This Part first provides the definitions and legal standards for various types of peace officers in Colorado. Section A then details some modern uses of the posse comitatus in Colorado during crime emergencies. The remainder of Part III describes a relatively new development in the posse comitatus: sheriffs using a posse of trained volunteers on a regular basis. Section B briefly describes volunteer posse use for routine non-crime situations, such as providing security at a parade or fair. Section C summarizes how Colorado sheriffs use their trained posses for violent crime control. Finally, Section D describes a civic organization called the Colorado Mounted Rangers, whose members train to high standards, and who make themselves available as posse comitatus to the twenty-eight law enforcement agencies with whom they have memoranda of understanding. Sheriffs and other chief law enforcement officers call out the Colorado Mounted Rangers during fire emergencies and in many other situations.

    Let us begin by describing some terms for persons who serve Colorado in law enforcement. Most states have analogous statutes or mies. A "certified" or "sworn" officer is a person who has completed a certain number of hours of training pursuant to the statewide standards for Peace Officer Standards and Training (POST). The training may be provided by law enforcement offices themselves, by community colleges, or by some other institution. A person who has completed the course of instruction and passed a test thereon is eligible to be hired as a full-time certified peace officer. A person who completes a shorter course of training is eligible to be a "reserve" officer. Reserve officers typically serve as volunteers for a local law enforcement agency and are called to duty as necessary. Reserve officers are "peace officers" for all legal purposes in Colorado. (266)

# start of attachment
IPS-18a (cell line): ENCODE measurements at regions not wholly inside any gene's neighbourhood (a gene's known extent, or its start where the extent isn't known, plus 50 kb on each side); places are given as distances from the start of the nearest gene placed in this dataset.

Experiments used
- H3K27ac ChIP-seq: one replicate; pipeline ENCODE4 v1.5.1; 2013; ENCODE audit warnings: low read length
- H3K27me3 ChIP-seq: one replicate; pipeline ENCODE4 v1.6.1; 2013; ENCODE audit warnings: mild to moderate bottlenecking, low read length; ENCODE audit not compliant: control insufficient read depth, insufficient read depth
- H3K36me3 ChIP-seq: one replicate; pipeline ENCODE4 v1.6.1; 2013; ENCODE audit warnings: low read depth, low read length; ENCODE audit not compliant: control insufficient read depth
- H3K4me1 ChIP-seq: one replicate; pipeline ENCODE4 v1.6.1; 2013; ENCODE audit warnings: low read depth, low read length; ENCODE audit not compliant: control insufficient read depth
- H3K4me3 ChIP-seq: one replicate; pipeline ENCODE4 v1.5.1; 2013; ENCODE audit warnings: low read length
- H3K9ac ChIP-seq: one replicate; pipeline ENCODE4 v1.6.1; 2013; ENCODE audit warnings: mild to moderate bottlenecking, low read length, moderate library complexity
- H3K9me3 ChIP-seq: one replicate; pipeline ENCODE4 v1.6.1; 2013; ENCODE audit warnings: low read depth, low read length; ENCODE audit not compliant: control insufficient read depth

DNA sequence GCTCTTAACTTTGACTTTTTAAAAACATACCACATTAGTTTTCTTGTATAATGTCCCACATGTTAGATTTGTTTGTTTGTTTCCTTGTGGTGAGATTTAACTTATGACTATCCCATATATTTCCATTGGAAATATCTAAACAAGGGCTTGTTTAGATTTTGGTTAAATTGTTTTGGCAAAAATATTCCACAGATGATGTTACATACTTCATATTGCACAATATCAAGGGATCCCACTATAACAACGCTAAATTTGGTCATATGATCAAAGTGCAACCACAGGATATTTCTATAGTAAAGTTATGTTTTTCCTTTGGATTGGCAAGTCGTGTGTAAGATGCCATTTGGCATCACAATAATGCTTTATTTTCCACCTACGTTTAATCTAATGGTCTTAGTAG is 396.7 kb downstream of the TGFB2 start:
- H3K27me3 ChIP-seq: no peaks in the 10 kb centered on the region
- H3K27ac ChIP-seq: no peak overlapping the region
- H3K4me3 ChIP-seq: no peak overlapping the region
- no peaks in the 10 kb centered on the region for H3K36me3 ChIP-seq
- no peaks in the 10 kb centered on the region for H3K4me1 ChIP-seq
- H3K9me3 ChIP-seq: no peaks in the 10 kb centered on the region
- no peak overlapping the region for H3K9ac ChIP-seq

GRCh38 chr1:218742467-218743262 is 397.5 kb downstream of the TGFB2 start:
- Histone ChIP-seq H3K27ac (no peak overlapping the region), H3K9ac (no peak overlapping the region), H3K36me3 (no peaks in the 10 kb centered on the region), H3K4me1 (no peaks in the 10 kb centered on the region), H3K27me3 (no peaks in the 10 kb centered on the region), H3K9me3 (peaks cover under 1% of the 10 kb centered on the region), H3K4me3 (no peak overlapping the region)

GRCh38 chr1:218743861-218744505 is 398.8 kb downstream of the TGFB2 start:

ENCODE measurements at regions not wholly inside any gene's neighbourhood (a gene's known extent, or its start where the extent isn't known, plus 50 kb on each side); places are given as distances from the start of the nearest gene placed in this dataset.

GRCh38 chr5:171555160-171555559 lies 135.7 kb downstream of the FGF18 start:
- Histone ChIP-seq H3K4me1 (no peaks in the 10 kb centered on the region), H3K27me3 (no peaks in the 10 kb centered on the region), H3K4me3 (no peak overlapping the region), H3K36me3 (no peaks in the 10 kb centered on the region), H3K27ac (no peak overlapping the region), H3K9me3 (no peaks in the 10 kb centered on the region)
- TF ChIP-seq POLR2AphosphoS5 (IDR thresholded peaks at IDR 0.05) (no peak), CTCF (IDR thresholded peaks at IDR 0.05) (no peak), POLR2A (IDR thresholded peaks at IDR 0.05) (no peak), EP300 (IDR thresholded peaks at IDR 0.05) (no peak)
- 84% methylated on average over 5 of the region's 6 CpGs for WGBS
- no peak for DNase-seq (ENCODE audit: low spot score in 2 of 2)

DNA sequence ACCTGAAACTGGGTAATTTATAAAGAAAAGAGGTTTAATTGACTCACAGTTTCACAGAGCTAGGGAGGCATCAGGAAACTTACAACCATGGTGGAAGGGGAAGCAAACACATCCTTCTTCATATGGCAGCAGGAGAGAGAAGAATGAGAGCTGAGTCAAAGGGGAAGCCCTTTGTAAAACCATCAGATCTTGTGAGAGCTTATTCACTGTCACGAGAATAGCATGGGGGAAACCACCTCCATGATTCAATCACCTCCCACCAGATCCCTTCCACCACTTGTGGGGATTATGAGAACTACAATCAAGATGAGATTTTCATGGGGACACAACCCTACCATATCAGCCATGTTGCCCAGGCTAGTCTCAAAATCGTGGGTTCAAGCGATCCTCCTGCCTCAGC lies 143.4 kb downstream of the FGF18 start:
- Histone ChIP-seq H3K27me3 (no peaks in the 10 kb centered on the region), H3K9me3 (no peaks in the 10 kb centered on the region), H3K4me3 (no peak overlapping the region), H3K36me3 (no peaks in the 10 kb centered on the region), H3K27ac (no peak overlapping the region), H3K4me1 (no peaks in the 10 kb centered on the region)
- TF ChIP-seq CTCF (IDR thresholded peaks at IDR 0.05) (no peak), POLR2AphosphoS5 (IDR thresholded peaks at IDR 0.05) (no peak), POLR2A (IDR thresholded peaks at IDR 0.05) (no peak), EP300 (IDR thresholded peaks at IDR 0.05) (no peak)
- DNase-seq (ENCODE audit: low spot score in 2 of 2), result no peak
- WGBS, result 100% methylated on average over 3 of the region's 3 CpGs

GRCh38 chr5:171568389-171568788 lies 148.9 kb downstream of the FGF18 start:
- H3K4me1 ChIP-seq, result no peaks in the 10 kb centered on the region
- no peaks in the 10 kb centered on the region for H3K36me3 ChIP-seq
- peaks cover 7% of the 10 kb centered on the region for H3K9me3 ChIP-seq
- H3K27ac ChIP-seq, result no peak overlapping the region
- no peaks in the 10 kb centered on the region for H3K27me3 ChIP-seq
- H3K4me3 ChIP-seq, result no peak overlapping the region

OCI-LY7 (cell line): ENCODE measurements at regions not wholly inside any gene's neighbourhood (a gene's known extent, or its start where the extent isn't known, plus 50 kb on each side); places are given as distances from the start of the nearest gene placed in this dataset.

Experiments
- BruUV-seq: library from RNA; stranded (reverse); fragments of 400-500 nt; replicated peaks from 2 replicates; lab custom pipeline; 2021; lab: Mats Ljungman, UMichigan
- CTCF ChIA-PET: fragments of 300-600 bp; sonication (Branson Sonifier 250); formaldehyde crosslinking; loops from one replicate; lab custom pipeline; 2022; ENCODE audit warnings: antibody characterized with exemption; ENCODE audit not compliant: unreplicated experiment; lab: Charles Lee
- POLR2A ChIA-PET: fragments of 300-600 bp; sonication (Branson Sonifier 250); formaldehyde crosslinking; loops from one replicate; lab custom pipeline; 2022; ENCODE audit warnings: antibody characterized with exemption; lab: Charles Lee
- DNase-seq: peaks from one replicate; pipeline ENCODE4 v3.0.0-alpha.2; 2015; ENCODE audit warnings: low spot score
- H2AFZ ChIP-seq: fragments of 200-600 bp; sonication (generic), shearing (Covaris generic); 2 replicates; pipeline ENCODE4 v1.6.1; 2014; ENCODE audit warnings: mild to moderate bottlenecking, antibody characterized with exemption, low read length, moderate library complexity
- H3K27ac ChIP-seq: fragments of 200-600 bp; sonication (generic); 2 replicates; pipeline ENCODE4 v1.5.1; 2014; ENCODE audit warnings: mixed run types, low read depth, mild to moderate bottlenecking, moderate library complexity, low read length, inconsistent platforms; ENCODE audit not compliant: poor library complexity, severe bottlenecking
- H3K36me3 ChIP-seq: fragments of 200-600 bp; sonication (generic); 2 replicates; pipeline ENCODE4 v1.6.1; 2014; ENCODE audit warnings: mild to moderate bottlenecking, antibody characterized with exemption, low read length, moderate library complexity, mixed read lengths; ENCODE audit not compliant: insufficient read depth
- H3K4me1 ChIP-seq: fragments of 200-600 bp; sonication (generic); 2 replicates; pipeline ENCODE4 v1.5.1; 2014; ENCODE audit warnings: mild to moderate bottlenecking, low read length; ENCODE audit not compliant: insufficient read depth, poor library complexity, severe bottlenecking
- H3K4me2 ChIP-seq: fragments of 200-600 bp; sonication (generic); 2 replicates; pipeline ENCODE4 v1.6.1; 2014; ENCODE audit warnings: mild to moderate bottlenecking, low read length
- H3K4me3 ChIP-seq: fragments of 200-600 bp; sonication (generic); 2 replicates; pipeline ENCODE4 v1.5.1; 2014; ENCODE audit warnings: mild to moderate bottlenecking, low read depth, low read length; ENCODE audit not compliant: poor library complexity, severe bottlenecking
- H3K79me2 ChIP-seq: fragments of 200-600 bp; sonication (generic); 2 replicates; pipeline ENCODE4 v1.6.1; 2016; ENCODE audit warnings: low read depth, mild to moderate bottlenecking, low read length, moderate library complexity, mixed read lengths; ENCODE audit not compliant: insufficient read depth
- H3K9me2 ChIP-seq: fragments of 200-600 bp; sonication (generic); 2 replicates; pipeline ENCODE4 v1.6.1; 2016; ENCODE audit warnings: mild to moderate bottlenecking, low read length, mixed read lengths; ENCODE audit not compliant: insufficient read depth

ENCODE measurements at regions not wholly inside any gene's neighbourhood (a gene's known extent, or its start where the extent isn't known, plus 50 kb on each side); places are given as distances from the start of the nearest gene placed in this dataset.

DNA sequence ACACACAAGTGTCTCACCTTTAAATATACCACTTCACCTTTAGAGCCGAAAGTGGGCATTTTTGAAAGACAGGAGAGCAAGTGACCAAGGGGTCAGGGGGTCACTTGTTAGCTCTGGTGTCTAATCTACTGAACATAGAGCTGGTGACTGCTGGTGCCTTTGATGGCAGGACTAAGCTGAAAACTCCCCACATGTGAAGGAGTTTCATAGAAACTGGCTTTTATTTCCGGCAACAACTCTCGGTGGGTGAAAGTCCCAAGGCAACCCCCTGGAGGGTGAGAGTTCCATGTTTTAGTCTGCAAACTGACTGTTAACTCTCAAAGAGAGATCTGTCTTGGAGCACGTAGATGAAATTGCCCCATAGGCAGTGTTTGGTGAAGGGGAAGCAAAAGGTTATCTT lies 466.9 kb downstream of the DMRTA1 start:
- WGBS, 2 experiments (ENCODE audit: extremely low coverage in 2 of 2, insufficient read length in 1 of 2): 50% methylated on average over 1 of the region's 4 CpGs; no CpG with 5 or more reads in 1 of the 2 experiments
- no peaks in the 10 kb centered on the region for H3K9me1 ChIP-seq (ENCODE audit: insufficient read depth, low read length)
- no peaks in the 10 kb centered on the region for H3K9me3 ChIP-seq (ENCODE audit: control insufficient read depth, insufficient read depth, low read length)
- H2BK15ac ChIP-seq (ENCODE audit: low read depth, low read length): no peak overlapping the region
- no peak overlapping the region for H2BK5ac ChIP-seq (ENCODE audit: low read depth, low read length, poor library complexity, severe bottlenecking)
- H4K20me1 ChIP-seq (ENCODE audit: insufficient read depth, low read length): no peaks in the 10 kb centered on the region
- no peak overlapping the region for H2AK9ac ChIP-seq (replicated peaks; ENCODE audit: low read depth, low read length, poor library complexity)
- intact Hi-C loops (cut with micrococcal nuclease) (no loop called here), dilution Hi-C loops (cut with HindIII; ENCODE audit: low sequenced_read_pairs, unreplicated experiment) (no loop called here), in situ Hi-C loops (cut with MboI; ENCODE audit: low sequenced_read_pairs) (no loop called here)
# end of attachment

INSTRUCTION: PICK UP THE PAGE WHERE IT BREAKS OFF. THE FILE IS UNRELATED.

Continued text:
By the practices of all Colorado sheriffs' offices, every full-time deputy who is engaged in dealing with the general public (e.g., road patrol, detective work, undercover) will be a POST-certified officer who has passed a 1,500-hour course. These full-time employees may sometimes be supplemented by volunteer reserve officers. By Colorado statute (and by common law), sheriffs have the authority to hire and fire whomever they like, and to summon posses. (267) Unlike in a municipal police department, sheriffs' deputies are not part of the civil service and do not engage in collective bargaining.

    Based on available manpower, sometime sheriffs hire "noncertified" full-time deputies for more limited roles. The most common such role is being a jail deputy ("detention deputy"). (268) Other duties include providing security at courts and for the transport of prisoners, and in special...